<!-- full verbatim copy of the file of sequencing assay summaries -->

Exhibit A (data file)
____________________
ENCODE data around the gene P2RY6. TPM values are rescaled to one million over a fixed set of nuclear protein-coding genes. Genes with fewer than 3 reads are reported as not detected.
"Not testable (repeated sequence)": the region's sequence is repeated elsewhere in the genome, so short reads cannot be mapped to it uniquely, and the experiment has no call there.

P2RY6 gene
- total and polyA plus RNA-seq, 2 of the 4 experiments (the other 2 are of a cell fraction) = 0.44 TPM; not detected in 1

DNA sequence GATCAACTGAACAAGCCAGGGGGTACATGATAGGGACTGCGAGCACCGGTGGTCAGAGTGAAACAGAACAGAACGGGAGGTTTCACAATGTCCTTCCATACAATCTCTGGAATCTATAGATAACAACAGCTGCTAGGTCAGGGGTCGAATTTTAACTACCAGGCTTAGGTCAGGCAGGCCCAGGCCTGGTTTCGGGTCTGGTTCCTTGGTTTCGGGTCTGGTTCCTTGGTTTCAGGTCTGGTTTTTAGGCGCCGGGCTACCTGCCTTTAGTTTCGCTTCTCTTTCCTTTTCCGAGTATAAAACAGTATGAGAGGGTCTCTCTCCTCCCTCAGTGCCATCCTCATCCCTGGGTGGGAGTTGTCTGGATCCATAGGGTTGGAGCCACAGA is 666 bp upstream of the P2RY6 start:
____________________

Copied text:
ENCODE data around the gene P2RY6. TPM values are rescaled to one million over a fixed set of nuclear protein-coding genes. Genes with fewer than 3 reads are reported as not detected.
"Not testable (repeated sequence)": the region's sequence is repeated elsewhere in the genome, so short reads cannot be mapped to it uniquely, and the experiment has no call there.

P2RY6 gene
- total and polyA plus RNA-seq, 2 of the 4 experiments (the other 2 are of a cell fraction) = 0.44 TPM; not detected in 1

DNA sequence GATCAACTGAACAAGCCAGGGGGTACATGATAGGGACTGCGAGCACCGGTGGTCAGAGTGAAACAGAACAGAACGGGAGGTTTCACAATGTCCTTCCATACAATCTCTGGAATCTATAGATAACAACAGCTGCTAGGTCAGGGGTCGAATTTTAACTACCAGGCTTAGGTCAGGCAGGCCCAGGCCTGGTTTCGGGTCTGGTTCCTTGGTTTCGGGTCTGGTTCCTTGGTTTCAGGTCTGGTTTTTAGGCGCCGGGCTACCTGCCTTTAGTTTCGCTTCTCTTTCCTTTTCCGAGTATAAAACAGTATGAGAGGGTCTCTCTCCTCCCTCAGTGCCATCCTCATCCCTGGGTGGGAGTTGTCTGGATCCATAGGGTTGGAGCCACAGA is 666 bp upstream of the P2RY6 start: